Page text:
One Two
You are here: Home Info

Research unit 2743 - mechanical stress protection

Cell survival, tissue integrity and organismal health depend on the ability to maintain functional protein networks even under conditions that threaten protein integrity. Protection under such stress conditions involves the adaptation of folding and degradation machineries, which help to preserve the protein network and facilitate the refolding or disposal of damaged proteins. 

In multicellular organisms, cells are permanently exposed to stress resulting from mechanical forces and their homeostasis relies on dedicated stress protection systems. Mechanical stress protection operates during cell differentiation, adhesion and migration, and is of particular importance for maintaining tissues such as skeletal muscle, heart, lung, kidney, skin and vasculature. Yet, underlying molecular mechanisms have not been comprehensively studied.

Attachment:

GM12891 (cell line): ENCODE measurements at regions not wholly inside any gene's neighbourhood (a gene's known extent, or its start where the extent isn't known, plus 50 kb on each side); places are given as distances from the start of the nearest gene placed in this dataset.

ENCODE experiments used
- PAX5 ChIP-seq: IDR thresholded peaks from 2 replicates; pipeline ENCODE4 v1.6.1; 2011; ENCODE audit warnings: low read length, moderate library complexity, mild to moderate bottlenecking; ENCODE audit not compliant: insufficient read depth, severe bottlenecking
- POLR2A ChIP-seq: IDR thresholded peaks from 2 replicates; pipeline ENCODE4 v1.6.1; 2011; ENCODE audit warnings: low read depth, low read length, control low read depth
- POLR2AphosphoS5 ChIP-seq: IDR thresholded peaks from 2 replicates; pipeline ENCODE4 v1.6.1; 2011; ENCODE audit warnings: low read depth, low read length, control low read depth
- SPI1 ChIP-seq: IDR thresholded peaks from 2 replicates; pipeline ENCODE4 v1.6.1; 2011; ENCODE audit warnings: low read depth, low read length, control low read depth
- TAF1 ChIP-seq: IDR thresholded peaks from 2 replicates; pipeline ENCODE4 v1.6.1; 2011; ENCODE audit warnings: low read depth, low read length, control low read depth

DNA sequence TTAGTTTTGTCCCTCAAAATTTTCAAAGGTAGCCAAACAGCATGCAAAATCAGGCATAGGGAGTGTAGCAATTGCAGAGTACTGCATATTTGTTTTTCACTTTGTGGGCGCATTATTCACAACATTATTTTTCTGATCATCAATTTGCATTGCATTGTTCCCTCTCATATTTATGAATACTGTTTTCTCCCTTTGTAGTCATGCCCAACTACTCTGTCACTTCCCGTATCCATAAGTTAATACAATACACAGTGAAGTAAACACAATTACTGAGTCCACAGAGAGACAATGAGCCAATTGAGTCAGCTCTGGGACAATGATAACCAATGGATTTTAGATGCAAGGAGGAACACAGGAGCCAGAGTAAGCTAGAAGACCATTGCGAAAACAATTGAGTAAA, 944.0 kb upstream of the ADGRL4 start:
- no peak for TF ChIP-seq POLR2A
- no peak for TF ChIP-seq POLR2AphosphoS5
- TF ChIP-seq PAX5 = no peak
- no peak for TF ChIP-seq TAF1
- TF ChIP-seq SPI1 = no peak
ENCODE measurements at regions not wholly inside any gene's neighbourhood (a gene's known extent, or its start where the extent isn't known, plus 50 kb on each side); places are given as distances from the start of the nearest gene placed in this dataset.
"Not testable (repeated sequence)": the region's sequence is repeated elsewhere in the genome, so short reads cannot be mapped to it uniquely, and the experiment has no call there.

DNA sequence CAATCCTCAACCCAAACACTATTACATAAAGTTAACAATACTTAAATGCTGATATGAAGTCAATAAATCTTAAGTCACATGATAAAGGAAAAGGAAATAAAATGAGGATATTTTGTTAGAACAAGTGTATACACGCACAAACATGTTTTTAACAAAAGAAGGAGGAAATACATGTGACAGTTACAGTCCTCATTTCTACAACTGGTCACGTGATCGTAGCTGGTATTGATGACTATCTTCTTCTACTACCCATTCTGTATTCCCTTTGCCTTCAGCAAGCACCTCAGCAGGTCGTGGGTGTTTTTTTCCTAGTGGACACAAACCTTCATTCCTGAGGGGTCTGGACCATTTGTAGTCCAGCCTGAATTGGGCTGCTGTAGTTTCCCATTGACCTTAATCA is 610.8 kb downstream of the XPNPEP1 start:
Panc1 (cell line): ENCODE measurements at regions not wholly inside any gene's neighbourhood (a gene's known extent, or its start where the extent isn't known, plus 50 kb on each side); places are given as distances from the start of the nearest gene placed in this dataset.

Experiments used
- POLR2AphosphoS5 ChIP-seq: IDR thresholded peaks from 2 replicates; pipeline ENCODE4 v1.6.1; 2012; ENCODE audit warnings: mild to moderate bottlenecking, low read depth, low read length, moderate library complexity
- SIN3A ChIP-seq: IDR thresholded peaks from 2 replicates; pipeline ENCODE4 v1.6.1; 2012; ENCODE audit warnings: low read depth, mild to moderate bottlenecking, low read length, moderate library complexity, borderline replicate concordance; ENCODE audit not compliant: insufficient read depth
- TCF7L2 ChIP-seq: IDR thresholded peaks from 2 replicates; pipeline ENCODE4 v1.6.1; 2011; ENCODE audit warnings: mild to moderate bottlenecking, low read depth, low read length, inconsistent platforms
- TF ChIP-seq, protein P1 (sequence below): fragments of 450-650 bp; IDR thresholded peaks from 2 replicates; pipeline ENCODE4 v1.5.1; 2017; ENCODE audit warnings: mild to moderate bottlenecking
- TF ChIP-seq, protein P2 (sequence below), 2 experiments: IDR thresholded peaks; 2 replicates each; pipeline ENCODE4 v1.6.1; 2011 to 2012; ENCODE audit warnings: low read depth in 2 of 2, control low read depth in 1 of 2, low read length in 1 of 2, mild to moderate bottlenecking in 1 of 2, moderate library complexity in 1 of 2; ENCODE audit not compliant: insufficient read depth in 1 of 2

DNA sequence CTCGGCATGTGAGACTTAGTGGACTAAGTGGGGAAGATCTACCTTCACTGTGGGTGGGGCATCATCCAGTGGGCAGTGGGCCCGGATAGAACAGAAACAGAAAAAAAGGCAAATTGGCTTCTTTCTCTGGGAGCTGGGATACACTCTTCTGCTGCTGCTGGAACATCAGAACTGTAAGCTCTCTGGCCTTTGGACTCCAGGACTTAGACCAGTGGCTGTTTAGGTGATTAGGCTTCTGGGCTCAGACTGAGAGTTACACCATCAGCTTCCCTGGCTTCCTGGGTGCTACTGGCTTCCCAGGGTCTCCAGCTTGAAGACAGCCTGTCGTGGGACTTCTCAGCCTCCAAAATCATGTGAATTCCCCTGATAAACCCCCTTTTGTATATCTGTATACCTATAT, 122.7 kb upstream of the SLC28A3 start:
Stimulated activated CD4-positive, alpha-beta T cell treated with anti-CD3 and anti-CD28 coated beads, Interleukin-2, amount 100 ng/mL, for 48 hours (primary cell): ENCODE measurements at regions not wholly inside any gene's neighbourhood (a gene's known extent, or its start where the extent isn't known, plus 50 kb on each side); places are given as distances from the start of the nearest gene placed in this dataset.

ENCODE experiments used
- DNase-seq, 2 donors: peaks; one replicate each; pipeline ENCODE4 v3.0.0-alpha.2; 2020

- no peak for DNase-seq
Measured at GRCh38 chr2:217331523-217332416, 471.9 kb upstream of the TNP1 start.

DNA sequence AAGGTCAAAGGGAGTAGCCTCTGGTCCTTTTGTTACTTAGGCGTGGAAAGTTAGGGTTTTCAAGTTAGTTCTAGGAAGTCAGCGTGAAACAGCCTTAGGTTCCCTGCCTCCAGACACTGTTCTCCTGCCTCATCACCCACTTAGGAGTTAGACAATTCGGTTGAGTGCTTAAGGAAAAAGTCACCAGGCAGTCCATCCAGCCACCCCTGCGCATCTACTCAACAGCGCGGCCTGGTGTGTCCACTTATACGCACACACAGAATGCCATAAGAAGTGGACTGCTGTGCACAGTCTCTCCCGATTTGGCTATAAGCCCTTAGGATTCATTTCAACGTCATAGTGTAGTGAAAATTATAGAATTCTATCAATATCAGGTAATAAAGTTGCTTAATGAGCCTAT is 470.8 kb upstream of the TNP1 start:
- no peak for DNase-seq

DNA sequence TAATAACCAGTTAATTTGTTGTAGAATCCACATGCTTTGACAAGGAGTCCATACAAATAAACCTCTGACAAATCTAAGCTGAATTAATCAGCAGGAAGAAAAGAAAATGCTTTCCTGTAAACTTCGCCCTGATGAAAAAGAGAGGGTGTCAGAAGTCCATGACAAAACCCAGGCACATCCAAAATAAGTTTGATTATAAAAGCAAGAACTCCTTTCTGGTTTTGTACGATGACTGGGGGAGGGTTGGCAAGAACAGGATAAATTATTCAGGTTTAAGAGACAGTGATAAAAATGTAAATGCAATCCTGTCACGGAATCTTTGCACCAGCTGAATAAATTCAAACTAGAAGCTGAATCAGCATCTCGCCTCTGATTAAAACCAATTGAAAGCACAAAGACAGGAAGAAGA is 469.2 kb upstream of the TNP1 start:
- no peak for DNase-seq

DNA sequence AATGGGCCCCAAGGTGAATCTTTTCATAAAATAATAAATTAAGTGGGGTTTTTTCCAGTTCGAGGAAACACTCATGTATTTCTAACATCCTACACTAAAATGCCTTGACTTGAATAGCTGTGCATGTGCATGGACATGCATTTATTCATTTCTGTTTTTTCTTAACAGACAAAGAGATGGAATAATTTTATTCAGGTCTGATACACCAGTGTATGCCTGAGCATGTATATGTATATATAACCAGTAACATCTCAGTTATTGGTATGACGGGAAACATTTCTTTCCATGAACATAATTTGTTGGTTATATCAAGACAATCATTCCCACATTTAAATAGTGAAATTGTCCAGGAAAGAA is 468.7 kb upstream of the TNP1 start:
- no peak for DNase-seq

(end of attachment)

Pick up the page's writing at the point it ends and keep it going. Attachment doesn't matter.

In an unprecedented multi-disciplinary approach, the research unit combines mechano- and cell biology, kidney, muscle and exercise physiology, molecular immunology and worm and mouse genetics. State-of-the-art technology will be used to apply mechanical stress in a highly defined manner to isolated cells and tissues, genetically tractable model organisms and human subjects. Force-induced alterations of protein folding and degradation machineries will be investigated through biochemical, cell biological, proteomic and genetic methods. This will allow us to identify chaperone and degradation systems dedicated to the handling of mechanically unfolded and damaged proteins, and to elucidate the regulation of these systems under mechanical stress. 

The research unit will establish fundamental principles of mechanical stress protection in multicellular organisms and will reveal the relevance of these processes for diseases such as muscle weaknesses, immune deficiencies and kidney failure.

logo

Document Actions